The Faroese people are mad about sports, both as a way of exercising and for leisure. This positive attitude towards keeping active has clear roots in the social and historical circumstances of the Faroe Islands. Before the introduction of modern infrastructure, people often had to walk long distances, hike up mountains, and row from island to island in order to get around. Physical activity thus became a natural extension of everyday life in the Faroe Islands, and it continues to be so.
Active from a young age
From a young age, children are brought on mountain hikes and fishing trips, and are introduced to the virtues of an active lifestyle. Because of the relative safety of letting children play outside freely in the Faroe Islands, physical activity becomes a natural part of growing up. Cycling, skipping ropes and many other outdoor games are played widely among children in local villages and neighbourhoods, often turning whole streets into playgrounds. Schools also emphasise an active lifestyle by making weekly physical education an integral part of the curriculum throughout compulsory education.
For these reasons, it is perhaps not surprising that sports and physical activity have become such characteristic features of the modern way of life in the Faroe Islands. Sports are not just seen as a means to be active and healthy, but have become deeply entrenched in the national culture. There is a general sense that being active is fun and praiseworthy. Most young people engage in some form of sport in a local club, whether it be football, gymnastics, handball, swimming, badminton, dancing or competitive rowing, and it is a common sight to see people of all ages running, both on designated running tracks as well as on roads and countryside paths.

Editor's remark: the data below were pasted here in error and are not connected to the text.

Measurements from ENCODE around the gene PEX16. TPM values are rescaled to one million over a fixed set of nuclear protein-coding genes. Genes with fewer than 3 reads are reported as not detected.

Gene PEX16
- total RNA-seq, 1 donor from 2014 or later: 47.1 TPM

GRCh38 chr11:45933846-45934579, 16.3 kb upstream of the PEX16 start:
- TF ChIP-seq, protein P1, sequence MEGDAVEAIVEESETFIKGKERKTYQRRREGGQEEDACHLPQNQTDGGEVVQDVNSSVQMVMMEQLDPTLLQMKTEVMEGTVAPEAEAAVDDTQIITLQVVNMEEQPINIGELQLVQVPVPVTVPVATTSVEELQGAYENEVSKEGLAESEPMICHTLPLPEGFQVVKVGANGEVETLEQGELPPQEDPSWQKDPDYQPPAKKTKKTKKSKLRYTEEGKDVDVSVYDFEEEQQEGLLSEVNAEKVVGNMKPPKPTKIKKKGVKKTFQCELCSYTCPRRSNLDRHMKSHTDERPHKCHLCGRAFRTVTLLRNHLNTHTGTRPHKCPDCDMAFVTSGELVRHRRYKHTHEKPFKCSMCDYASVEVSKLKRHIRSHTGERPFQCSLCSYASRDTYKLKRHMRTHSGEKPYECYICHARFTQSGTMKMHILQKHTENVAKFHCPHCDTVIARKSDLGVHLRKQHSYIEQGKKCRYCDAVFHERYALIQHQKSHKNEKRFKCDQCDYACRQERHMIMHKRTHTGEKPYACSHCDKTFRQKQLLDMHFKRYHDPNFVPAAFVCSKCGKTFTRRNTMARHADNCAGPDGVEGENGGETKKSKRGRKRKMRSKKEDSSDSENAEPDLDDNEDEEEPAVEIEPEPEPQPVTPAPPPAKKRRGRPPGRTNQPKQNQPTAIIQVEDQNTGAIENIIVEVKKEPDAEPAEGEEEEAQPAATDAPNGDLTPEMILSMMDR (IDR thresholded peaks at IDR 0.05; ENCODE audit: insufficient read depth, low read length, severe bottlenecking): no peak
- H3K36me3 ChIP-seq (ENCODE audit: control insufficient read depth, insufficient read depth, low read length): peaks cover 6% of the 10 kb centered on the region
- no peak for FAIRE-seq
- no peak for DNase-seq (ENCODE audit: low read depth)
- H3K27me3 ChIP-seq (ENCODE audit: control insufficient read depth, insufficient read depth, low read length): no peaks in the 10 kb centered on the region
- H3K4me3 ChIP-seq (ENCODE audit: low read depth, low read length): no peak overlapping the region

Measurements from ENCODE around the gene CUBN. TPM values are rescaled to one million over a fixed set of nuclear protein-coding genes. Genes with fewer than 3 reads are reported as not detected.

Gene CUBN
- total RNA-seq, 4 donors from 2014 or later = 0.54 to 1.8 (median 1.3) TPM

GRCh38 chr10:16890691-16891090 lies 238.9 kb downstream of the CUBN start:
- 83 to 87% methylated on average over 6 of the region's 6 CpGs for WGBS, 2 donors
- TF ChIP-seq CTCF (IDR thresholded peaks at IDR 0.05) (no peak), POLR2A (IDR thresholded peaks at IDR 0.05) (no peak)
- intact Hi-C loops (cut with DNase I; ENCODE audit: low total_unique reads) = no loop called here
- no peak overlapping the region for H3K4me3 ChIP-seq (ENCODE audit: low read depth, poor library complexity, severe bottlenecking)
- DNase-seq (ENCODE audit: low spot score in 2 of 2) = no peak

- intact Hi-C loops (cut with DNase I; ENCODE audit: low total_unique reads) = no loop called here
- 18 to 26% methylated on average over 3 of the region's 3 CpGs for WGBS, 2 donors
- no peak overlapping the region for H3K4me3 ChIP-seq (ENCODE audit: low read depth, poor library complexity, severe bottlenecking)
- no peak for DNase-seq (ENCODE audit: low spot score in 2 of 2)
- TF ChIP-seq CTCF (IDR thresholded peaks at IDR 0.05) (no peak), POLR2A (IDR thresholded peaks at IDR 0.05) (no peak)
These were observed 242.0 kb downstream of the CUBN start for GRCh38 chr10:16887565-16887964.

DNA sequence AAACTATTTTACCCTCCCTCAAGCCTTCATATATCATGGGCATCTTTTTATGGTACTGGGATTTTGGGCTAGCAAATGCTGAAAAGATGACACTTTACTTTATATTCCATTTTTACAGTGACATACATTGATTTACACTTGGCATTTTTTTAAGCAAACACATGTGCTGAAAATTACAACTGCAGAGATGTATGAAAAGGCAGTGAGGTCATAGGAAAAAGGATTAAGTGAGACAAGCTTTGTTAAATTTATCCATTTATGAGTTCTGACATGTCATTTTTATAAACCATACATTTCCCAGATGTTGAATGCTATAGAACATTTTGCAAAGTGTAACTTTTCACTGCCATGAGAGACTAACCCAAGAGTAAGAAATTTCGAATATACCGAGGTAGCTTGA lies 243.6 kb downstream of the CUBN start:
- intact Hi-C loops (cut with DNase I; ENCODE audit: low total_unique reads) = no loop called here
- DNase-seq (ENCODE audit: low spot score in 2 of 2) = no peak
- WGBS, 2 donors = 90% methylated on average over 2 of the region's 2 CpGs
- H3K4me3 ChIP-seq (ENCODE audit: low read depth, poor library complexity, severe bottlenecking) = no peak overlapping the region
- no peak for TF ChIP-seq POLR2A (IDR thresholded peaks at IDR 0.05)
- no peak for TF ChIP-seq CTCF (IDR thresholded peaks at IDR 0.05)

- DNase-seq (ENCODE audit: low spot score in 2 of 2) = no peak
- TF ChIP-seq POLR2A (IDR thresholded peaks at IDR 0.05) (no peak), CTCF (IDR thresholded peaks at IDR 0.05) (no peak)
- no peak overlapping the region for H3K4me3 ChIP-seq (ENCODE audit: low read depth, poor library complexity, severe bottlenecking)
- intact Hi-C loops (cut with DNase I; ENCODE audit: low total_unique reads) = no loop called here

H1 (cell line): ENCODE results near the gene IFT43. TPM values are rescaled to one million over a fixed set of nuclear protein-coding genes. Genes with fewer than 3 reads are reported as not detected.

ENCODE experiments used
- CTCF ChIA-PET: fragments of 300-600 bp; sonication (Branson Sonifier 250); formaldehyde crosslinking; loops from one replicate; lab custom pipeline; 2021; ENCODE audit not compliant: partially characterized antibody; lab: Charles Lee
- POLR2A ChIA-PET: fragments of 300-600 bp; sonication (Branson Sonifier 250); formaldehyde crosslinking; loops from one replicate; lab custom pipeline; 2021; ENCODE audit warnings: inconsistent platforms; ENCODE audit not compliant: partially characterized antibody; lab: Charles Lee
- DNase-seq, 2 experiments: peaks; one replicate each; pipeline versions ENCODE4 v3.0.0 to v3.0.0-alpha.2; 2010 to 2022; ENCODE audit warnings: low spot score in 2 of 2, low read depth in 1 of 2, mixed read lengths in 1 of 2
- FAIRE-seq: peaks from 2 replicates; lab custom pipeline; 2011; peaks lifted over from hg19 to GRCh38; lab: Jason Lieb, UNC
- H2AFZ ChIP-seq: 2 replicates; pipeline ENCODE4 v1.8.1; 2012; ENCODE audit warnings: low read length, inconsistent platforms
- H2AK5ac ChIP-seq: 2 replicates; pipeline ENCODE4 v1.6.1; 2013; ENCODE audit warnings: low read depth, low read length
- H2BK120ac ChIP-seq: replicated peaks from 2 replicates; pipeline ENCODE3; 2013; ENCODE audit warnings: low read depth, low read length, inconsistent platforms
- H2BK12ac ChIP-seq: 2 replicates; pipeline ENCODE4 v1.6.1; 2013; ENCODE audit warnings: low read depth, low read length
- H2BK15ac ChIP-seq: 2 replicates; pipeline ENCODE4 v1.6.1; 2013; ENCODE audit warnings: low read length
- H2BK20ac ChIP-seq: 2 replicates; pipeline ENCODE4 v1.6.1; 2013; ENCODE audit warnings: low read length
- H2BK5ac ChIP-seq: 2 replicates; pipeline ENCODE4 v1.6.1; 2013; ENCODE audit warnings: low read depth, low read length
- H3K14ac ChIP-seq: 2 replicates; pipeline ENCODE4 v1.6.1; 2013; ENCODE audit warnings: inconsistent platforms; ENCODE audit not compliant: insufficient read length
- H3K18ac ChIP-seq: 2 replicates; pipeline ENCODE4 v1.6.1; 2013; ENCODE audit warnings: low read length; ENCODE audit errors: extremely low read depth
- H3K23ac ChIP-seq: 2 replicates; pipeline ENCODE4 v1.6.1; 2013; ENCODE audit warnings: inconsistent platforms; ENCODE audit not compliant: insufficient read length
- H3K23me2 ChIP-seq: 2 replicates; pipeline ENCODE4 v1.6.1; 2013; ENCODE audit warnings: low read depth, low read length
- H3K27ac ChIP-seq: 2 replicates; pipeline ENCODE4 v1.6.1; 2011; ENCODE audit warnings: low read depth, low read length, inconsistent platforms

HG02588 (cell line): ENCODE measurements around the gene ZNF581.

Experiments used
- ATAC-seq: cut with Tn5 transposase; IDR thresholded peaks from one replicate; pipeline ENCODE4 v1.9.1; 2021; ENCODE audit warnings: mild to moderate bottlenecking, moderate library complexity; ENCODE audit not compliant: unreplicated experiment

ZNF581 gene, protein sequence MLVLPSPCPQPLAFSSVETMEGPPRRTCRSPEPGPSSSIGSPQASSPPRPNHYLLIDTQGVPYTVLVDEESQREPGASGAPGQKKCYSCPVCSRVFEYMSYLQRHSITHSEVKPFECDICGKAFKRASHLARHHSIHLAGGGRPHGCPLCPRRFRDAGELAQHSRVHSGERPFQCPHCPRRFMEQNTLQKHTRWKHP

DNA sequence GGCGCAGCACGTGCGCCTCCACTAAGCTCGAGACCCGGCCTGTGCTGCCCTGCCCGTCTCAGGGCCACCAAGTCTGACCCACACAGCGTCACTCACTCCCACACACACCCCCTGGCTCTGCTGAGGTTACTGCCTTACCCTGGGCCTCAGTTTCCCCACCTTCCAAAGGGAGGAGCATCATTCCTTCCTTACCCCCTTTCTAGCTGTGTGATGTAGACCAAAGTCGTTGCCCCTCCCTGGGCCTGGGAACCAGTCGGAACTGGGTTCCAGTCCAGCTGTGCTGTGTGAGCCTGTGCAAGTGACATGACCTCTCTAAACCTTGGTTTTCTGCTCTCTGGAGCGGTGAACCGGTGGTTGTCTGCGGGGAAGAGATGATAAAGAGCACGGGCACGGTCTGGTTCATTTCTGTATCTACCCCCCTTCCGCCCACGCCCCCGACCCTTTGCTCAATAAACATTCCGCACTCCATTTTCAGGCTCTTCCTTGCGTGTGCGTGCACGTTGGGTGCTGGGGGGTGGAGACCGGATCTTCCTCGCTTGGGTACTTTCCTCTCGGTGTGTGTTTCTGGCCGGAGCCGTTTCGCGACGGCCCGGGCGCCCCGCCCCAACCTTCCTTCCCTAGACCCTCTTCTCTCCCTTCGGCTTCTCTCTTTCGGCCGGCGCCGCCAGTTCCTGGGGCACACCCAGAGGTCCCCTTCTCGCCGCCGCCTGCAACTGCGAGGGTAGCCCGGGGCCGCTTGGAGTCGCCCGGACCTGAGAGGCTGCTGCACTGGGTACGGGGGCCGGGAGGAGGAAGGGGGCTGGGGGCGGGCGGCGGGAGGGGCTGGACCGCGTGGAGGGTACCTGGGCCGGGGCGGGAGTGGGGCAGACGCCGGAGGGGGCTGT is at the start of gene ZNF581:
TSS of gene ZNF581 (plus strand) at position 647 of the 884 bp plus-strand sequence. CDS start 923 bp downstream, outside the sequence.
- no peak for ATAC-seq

Because many of the mentioned leisure activities have been part of everyday life in the Faroe Islands for such a long time, they go beyond common categories such as sport and fitness.
For hundreds of years, Faroe Islanders have taken part in physically demanding activities such as walking in the mountains and rowing open boats. Fishing was originally a means of survival, and the traditional Faroese chain dance also served a variety of purposes. In addition to being a joyful physical activity that helped people keep warm and happy during the cold, dark winters, the dance also provided people with an opportunity to come together and tell stories of the past and present through the singing of the old ballads 'kvæðir'.
To this day, the Faroese population takes pride and enjoyment in these activities, which are still widely practised, albeit sometimes with a modern twist.